Credit Where Credit’s Due

Credit Where Credits Due

Ross Feten

With over 3 million confirmed COVID-19 cases globally, and 1 million of those being in the US, locations around the US close down, including Terra Linda High School. But how does this affect our grades, work, and grading system? Recently you or a friend may have received an email or notification from a teacher, covering how the grading policy will change for the remainder of the year. If you haven’t gotten this email, essentially it names two new styles of grading: Credit or no credit, or letter grades. 

The credit/no credit system is the default category for grading. What this means is that if you choose to not opt into the letter grading system, you’ll be graded on the credit/no credit system. For the system itself, it relies on non-specific credit, so if you have any passing grade in either the 3rd or 4th quarter you will receive credit, but the 3rd quarter is the main consideration. But if you have a failing grade in both quarters, you will receive no credit for the class. It’s important to give information on this grading system, since you do have other options that could potentially be better for your GPA, as well as to be aware. 

The letter grades, as briefly mentioned, are a grading policy that is completely optional, where you will receive a specific grade, being A, B, or C. By this policy, you must retain a minimum of a C grade in all of your classes to be able to opt-in. You can opt-in by emailing by May 15th to be graded this way.

This begs the question- should you apply for a letter grade? The credit/no credit system technically doesn’t affect your GPA, making it ideal for students who are having more trouble with work, whether it be the transition to online school, excessive work loads, money/jobs, or mental health (for more information on mental health outlets available right now, refer to our recently added article all on mental health outlets). While the letter grade actually has an impact, and can actively raise your GPA, so it’s recommended to use this grading method if you’re doing well in your classes or want to raise your GPA.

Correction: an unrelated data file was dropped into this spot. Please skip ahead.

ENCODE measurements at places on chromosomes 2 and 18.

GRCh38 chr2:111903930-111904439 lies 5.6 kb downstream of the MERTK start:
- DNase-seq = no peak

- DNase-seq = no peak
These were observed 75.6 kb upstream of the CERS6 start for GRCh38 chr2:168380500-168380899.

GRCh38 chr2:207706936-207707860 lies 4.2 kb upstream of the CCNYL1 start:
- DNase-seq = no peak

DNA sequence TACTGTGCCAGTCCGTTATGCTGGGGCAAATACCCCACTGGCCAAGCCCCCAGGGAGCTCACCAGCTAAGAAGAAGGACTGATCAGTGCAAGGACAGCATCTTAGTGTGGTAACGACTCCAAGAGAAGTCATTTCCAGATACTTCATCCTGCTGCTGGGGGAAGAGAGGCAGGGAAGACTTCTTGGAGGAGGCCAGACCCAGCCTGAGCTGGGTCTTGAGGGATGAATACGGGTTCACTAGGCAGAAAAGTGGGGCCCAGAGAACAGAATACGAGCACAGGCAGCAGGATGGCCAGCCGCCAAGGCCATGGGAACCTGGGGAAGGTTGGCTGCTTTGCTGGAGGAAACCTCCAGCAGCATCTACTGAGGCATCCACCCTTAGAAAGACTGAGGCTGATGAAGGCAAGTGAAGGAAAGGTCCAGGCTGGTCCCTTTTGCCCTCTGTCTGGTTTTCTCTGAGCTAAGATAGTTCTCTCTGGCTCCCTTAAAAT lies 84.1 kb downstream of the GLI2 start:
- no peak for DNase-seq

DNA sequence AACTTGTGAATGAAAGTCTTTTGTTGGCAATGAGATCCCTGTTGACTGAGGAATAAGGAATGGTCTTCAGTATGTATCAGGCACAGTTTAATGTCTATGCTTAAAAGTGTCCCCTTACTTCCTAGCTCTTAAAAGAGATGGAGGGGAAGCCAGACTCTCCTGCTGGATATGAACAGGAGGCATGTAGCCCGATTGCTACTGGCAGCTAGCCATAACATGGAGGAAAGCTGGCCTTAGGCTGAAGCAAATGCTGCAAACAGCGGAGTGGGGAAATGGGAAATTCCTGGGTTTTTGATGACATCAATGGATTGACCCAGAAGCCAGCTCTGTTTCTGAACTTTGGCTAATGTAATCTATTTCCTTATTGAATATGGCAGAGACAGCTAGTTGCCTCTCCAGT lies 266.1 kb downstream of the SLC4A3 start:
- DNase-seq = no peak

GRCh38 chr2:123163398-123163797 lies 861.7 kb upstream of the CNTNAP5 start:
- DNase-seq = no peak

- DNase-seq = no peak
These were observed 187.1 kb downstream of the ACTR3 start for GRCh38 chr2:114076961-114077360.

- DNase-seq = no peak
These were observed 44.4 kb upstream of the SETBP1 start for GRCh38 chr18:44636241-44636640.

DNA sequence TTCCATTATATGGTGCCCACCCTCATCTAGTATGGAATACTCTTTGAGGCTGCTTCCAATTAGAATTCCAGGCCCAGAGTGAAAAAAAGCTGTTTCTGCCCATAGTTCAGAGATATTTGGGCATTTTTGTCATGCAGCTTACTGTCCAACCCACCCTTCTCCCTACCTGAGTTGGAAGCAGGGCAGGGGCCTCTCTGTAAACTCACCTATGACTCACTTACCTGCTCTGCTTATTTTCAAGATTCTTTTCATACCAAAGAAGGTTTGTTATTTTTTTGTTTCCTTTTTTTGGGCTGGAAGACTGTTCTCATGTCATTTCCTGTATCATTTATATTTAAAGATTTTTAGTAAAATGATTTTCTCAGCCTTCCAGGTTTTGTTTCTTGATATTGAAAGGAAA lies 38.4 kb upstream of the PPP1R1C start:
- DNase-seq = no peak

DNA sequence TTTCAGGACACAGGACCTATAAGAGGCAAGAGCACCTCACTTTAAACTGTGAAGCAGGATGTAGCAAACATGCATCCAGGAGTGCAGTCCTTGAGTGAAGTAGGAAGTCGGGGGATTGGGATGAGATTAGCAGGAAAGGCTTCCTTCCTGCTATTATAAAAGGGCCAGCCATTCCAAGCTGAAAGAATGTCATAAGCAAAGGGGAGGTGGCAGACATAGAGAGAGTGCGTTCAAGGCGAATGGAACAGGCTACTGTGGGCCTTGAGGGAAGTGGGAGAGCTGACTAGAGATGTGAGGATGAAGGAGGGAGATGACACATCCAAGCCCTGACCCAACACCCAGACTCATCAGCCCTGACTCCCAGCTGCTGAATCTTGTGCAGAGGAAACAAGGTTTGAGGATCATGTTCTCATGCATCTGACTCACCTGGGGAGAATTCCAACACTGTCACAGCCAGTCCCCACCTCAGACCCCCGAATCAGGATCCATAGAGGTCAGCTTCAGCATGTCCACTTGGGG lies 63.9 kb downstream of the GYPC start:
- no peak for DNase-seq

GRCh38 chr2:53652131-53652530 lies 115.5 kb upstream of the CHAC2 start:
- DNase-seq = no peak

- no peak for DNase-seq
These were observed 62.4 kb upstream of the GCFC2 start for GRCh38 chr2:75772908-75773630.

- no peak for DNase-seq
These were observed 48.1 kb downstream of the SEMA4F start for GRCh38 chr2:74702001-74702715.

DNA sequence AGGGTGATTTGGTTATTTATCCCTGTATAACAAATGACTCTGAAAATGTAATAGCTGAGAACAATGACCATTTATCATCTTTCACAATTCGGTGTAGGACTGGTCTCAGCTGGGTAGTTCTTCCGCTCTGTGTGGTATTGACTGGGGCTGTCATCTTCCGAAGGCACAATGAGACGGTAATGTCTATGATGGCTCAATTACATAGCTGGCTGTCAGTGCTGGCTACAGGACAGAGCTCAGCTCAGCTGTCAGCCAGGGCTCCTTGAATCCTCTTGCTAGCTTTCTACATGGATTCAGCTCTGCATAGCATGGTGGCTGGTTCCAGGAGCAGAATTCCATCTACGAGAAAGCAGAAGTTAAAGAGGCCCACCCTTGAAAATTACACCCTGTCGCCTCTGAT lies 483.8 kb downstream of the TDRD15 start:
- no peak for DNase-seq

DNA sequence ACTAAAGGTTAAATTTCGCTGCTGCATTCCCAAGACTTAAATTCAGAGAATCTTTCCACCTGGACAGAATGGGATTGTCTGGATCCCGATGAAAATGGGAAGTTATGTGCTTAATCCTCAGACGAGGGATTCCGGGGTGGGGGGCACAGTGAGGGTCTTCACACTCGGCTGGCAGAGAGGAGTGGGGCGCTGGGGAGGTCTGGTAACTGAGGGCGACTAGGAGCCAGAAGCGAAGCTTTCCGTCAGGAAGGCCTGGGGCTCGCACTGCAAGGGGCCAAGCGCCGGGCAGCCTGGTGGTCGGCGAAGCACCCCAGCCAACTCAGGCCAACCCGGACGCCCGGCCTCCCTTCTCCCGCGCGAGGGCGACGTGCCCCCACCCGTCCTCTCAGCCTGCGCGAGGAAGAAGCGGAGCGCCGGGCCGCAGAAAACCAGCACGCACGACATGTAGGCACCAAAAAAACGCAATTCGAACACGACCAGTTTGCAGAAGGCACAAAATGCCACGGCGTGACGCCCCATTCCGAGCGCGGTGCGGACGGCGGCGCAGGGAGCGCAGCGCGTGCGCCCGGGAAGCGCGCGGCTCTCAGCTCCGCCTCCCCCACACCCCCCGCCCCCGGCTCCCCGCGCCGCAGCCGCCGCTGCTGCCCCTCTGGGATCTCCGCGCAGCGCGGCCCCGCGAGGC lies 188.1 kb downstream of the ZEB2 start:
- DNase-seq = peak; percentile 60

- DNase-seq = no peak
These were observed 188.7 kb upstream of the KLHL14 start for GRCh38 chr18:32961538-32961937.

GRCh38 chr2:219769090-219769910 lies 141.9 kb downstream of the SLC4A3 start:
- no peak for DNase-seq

Now that we’ve covered how the grading policies have changed, how and where do you do online work to receive credit/grades? You’re probably very familiar on how to do work at this point in quarantine, but if you dont you many work assignments can be submitted and assigned on Canvas and Google classrooms. You can print out work and do it there, or you can copy it down on a sheet of paper. This is convenient since Canvas, our widely used assignment system allows you to take photos of physical copies of your work.

A problem that presents itself more and more throughout our online study is having bad wifi, or not having technology able to access your work. Our school is working through this problem by occasionally offering Chromebooks in the back parking lot for pickup. Additionally, outside of school, wifi companies like Sprint or T-Mobile are providing unlimited data for people that qualify (you can go to their websites for more information) Once you have everything you need to work efficiently, make sure to choose your grading system wisely based on what you or your counselor recommend.